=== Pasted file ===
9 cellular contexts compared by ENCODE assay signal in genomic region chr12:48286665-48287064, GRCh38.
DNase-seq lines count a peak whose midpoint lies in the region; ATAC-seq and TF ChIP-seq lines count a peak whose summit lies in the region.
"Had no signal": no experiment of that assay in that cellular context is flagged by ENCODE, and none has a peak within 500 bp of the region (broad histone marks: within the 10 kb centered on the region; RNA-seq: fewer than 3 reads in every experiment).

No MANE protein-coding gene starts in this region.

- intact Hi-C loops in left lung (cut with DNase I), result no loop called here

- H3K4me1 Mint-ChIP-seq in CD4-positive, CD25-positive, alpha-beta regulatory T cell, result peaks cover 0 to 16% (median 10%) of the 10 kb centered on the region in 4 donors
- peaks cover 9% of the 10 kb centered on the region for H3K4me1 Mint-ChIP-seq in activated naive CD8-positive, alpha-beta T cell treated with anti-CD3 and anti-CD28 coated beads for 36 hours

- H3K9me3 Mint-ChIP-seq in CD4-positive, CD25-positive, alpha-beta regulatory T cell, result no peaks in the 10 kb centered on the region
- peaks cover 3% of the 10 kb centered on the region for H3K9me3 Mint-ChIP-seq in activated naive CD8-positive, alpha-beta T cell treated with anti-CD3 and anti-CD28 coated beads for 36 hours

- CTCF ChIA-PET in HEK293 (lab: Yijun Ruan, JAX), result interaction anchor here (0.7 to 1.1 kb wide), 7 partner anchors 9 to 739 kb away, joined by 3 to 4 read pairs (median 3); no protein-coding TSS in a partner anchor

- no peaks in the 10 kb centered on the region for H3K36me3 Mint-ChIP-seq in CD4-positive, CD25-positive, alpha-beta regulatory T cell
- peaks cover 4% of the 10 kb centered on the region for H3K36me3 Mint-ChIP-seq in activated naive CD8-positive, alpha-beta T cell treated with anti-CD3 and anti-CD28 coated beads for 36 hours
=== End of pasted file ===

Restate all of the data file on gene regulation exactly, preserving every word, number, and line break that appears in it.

9 cellular contexts compared by ENCODE assay signal in genomic region chr12:48286665-48287064, GRCh38.
DNase-seq lines count a peak whose midpoint lies in the region; ATAC-seq and TF ChIP-seq lines count a peak whose summit lies in the region.
"Had no signal": no experiment of that assay in that cellular context is flagged by ENCODE, and none has a peak within 500 bp of the region (broad histone marks: within the 10 kb centered on the region; RNA-seq: fewer than 3 reads in every experiment).

No MANE protein-coding gene starts in this region.

- intact Hi-C loops in left lung (cut with DNase I), result no loop called here

- H3K4me1 Mint-ChIP-seq in CD4-positive, CD25-positive, alpha-beta regulatory T cell, result peaks cover 0 to 16% (median 10%) of the 10 kb centered on the region in 4 donors
- peaks cover 9% of the 10 kb centered on the region for H3K4me1 Mint-ChIP-seq in activated naive CD8-positive, alpha-beta T cell treated with anti-CD3 and anti-CD28 coated beads for 36 hours

- H3K9me3 Mint-ChIP-seq in CD4-positive, CD25-positive, alpha-beta regulatory T cell, result no peaks in the 10 kb centered on the region
- peaks cover 3% of the 10 kb centered on the region for H3K9me3 Mint-ChIP-seq in activated naive CD8-positive, alpha-beta T cell treated with anti-CD3 and anti-CD28 coated beads for 36 hours

- CTCF ChIA-PET in HEK293 (lab: Yijun Ruan, JAX), result interaction anchor here (0.7 to 1.1 kb wide), 7 partner anchors 9 to 739 kb away, joined by 3 to 4 read pairs (median 3); no protein-coding TSS in a partner anchor

- no peaks in the 10 kb centered on the region for H3K36me3 Mint-ChIP-seq in CD4-positive, CD25-positive, alpha-beta regulatory T cell
- peaks cover 4% of the 10 kb centered on the region for H3K36me3 Mint-ChIP-seq in activated naive CD8-positive, alpha-beta T cell treated with anti-CD3 and anti-CD28 coated beads for 36 hours